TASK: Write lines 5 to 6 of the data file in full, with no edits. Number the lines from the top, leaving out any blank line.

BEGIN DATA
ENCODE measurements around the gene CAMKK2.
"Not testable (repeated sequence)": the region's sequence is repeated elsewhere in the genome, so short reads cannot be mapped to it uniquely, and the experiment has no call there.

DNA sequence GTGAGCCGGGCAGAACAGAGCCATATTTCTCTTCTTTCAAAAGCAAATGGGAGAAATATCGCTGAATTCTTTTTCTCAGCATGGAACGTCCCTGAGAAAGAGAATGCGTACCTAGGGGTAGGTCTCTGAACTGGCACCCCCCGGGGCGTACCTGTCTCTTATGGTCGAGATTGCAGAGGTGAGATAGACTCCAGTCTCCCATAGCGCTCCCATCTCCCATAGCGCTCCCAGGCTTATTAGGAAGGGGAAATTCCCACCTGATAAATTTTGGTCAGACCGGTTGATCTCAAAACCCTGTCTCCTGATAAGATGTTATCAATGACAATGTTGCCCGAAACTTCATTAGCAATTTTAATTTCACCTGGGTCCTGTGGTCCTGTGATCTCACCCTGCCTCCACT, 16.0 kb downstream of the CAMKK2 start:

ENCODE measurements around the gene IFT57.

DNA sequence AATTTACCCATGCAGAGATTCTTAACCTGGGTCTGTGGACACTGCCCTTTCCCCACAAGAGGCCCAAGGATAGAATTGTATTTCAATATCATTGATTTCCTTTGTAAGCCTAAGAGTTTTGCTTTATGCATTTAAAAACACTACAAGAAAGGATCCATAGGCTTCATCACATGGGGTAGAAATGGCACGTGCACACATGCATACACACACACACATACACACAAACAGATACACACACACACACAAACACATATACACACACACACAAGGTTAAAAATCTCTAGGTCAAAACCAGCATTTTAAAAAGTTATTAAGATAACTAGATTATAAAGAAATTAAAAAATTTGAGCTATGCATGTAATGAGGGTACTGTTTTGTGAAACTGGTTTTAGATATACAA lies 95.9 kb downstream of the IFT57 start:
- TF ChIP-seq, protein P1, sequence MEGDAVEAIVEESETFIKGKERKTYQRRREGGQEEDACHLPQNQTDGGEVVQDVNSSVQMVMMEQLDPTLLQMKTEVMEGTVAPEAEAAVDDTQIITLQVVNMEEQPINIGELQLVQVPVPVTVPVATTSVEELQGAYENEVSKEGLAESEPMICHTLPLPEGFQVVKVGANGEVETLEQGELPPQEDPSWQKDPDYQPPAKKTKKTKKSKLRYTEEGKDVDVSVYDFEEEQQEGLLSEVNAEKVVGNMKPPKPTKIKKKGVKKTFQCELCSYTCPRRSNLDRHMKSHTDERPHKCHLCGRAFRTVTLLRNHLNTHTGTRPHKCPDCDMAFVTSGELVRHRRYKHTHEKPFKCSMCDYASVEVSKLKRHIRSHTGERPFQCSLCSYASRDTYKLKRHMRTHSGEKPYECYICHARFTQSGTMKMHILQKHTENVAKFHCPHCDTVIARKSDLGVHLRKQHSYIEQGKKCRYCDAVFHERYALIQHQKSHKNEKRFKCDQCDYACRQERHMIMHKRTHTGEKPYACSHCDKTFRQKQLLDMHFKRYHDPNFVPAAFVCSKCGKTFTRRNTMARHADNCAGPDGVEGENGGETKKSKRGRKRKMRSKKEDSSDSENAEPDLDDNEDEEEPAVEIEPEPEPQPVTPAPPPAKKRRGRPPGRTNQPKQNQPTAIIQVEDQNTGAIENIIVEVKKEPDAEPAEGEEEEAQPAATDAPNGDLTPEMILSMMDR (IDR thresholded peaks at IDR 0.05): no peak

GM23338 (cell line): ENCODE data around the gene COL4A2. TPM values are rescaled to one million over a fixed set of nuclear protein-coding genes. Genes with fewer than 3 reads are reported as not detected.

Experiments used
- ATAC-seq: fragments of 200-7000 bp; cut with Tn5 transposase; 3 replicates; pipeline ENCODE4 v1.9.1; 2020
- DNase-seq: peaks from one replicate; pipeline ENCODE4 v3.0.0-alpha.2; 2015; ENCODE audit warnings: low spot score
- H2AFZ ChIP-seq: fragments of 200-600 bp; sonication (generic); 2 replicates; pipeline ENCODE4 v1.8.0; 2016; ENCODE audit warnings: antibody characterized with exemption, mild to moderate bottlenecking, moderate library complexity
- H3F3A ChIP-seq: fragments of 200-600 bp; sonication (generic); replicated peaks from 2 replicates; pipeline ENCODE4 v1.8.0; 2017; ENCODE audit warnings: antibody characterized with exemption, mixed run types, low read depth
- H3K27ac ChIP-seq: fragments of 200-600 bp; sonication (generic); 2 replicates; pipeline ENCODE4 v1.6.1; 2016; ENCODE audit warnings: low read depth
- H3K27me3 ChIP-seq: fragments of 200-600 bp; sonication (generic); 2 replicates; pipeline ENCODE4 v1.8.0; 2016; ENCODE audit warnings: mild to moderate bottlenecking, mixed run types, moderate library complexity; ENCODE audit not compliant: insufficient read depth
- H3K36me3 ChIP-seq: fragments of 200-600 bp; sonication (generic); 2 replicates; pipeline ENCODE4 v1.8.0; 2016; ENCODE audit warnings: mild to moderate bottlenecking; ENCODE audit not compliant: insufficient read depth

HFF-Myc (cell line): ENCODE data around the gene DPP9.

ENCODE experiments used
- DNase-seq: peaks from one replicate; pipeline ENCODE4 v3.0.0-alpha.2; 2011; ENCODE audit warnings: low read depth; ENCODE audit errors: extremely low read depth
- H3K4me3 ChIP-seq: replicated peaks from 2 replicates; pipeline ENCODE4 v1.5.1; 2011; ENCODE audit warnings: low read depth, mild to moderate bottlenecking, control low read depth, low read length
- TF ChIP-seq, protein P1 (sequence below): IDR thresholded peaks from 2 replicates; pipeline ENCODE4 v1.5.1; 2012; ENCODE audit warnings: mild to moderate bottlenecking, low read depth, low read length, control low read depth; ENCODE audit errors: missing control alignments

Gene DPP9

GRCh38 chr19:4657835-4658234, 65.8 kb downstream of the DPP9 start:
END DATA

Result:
DNA sequence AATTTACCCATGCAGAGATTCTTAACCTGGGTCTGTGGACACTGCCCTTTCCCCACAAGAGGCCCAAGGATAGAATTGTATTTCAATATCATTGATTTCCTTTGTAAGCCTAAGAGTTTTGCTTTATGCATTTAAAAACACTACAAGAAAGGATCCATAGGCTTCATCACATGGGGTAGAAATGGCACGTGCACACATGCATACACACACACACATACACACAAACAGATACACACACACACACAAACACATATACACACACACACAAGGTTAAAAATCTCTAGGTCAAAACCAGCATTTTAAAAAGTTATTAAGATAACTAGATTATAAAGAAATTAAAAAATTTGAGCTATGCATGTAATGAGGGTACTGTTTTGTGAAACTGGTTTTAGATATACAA lies 95.9 kb downstream of the IFT57 start:
- TF ChIP-seq, protein P1, sequence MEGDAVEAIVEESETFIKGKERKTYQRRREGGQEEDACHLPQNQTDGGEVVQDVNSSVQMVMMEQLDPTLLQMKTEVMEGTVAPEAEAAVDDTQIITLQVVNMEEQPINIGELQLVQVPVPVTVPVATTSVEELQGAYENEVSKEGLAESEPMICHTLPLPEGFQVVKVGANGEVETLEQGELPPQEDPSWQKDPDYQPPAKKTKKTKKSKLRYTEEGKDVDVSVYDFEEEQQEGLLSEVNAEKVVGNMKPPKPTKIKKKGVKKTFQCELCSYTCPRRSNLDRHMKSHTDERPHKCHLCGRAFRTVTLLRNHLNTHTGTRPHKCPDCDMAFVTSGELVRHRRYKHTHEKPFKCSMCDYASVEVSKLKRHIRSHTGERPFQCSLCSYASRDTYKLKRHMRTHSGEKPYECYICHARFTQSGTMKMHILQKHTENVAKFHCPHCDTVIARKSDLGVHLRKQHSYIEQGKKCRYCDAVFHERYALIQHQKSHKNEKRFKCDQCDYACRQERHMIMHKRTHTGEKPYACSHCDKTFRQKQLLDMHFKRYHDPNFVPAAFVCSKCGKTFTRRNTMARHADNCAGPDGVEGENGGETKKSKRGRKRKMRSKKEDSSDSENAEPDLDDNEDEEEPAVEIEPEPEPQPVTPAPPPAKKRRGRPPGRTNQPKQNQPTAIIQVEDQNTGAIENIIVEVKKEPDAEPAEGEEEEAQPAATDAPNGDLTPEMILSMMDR (IDR thresholded peaks at IDR 0.05): no peak